Minnesota's teacher of the year claims school culture is 'embedded in white supremacy'

An explanation of critical race theory in the US education system still fails to quash concerns even when an award-winning teacher tries defending it.

Nick Monroe Cleveland Ohio

When it comes to the debate surrounding Critical Race Theory and the fight against it in our society, we need to make sure we're looking at the big picture. It's one thing to hear about Disney making their conservative employees feel uncomfortable. But when you get that news it's wrapped in a layer of scandal from the get-go.

Chris Rufo is an outspoken critic of CRT. He's the one who first broke the story.

For reference here's his definition of the ideology and its application of practice.

But how did a massive conglomerate like Disney fall privy to introducing partisan politics in the workplace? Moreover, what shifted the US public education system in the past few years towards being this culture war minefield it is today?

Buckle up, ladies and gents. Now we finally have a chance to properly hear the argument from the other side.

The podcast interview between the Nomadic Hustle channel and Minnesota's 2020 teacher of the year, Qorsho Hassan, is enlightening from start to finish. That's because the approachable and kind nature of Ms. Hassan allows you to more clearly distinguish the moments where the universal values of being a teacher flirt with 2021's divisive dogma known as CRT.

This 43-second snippet posted on Twitter by MythInformed doesn't convey the seemingly upbeat and supportive tone Qorsho Hassan expresses throughout the hour-long discussion.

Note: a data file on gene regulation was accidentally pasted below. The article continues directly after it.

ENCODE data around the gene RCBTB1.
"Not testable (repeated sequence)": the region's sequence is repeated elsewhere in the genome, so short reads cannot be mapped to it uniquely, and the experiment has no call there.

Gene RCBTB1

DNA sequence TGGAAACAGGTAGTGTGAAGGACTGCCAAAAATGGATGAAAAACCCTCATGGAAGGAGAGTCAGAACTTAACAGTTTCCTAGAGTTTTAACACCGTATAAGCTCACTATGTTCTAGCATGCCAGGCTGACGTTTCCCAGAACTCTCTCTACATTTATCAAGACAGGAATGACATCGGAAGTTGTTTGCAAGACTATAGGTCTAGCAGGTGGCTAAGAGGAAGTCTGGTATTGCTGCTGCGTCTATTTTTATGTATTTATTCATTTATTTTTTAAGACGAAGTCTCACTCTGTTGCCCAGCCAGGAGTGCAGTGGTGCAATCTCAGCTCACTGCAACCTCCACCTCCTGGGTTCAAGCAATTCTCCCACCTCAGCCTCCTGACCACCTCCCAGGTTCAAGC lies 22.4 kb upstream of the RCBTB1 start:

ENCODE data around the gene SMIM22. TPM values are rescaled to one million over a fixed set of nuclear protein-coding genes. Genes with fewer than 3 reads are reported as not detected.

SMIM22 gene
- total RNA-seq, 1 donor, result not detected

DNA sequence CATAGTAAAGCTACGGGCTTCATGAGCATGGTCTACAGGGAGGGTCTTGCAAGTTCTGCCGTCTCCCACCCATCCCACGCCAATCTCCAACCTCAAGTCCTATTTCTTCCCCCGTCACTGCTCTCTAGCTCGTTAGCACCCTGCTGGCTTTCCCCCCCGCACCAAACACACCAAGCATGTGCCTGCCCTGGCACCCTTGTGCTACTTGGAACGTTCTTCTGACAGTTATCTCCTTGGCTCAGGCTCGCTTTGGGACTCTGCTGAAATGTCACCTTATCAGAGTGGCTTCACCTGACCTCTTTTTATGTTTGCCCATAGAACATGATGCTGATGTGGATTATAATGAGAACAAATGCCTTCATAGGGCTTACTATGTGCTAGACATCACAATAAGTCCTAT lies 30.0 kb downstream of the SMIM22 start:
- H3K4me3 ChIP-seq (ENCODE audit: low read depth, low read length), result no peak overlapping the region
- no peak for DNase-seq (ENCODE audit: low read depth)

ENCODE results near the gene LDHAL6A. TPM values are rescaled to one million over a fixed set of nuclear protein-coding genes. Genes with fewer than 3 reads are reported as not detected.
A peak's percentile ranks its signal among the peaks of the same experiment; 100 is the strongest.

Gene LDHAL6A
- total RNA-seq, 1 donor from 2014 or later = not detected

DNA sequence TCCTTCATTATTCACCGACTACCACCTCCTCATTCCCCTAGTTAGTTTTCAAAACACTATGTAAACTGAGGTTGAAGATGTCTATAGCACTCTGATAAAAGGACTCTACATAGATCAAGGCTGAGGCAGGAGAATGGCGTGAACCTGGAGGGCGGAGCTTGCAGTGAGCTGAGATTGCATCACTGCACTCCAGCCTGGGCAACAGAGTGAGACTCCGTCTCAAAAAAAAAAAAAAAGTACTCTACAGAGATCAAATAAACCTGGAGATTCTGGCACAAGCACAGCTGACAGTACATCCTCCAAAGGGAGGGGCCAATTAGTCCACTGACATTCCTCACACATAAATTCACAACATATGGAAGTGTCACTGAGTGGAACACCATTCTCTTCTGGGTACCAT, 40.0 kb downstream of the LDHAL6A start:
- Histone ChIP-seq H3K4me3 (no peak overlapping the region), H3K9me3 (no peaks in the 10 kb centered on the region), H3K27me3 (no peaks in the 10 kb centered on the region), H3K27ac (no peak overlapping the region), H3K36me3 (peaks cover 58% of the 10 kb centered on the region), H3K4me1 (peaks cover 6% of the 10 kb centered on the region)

"Well why are students of color struggling? Why are they having a hard time integrating or acclimating to school culture? And the reality is, is that the school culture is embedded in white supremacy. And the system is really teachers, white teachers, they're the ones that are in the majority of the classrooms. Upholding white supremacy and making sure that you know…. they are the gatekeepers."

"Whether they realize it or not. Like you can say 'oh you know I wasn't aware' that this student of color was facing food insecurity…" she continues. Qorsho Hassan says when describing disadvantaged students in the classroom.

But now for the background.

Qorsho Hassan was born in Louisiana to Somali parents. So there's a duality between that heritage alongside American culture in her ideological development.

The start of the Somali Civil War is unclear but Qorsho Hassan's parents escaped before it broke out. She had to grow up in a one-parent household because her dad died in a car accident. It left her mother to take on multiple jobs to sustain Qorsho's well-being and upbringing (along with an older sister).

That's how Ms. Hassan found herself in Atlanta, Georgia. She remembers it fondly for being around other black and brown students, using the phrase being around "people that looked like me." Qorsho is careful to point out her teachers were white though.

She's proud to be Somali and black. But she also felt like an outcast during her early years, as first through third grade was hard because she needed to learn English and was also frequently subjected to behavior intervention otherwise.

Qorsho Hassan said she acted out in class because it seemed like that's what the other students expected her to do anyway. It wasn't until fourth grade that Hassan had a teacher who asked her about her culture and what she enjoyed reading. She drew from that refresh of inspiration began excelling in her classes as a result.

While Hassan's childhood was very American she recalls her mother learning about the deaths of Somali friends back in their home country.